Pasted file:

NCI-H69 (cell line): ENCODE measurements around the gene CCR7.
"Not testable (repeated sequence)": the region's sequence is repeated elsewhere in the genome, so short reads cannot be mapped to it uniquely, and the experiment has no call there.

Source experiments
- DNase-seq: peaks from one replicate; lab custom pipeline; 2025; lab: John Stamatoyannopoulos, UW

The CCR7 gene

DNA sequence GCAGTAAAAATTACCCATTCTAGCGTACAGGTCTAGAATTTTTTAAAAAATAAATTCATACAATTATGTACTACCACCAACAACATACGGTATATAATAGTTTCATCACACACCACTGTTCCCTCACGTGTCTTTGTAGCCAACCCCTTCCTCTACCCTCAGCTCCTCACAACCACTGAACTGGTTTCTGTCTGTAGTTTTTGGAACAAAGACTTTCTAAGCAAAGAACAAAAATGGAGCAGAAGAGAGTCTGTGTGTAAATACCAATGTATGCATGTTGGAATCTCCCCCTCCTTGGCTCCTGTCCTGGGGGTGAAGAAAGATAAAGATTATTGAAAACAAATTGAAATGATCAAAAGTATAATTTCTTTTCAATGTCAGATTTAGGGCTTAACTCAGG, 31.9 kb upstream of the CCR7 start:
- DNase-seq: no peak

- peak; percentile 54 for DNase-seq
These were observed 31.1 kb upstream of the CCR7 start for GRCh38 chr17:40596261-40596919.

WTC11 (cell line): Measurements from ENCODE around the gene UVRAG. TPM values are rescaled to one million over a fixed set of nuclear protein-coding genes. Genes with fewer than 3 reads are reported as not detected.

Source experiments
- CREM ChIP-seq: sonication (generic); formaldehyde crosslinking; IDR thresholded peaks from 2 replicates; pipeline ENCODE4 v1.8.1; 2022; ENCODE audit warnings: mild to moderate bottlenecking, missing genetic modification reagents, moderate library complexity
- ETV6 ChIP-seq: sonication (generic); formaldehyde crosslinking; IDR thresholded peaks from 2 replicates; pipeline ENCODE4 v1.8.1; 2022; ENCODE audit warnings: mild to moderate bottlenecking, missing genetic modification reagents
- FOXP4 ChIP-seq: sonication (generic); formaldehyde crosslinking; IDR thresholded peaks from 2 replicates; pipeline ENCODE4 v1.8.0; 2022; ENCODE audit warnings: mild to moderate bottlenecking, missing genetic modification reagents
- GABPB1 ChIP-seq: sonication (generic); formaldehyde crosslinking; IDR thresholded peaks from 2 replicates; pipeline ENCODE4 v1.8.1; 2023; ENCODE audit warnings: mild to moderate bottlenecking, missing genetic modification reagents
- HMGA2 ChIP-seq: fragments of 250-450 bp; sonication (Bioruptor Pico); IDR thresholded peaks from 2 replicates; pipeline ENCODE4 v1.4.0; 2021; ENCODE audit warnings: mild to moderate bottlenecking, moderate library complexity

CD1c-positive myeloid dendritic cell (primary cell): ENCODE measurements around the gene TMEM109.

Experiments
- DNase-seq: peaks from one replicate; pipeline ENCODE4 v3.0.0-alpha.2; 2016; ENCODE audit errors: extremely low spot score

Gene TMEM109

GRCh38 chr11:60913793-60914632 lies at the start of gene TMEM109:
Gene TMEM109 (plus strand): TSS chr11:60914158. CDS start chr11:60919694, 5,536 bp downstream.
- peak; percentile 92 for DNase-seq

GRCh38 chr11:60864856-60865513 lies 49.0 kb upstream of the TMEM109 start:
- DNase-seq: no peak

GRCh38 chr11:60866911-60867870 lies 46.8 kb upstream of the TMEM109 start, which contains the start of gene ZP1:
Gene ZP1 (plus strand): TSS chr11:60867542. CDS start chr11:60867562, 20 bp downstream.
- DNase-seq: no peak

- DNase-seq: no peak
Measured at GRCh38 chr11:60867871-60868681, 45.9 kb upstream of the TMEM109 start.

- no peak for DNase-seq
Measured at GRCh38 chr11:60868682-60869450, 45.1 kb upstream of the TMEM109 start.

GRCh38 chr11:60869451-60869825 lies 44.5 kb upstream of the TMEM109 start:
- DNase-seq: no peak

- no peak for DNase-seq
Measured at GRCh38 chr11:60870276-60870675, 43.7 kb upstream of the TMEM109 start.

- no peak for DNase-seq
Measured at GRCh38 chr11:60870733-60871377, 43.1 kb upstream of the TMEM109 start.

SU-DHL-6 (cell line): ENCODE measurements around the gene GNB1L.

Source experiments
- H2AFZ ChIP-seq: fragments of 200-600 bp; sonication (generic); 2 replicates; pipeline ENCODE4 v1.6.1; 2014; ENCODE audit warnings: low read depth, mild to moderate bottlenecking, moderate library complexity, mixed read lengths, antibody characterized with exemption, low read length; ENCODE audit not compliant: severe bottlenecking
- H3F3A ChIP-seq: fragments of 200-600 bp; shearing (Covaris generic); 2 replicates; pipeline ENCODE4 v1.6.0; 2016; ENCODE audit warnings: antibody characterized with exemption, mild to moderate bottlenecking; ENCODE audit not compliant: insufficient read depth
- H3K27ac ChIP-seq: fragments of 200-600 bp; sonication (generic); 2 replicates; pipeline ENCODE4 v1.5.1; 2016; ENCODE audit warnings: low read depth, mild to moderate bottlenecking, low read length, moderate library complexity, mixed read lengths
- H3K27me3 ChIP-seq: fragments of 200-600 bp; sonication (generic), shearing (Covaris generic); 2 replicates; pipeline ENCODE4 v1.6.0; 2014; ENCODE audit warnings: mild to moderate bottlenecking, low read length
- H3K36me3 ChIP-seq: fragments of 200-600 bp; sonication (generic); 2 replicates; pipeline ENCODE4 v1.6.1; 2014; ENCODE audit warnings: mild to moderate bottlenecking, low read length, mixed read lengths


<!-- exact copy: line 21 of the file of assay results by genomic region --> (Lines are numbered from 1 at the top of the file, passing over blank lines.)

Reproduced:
GRCh38 chr11:60913793-60914632 lies at the start of gene TMEM109: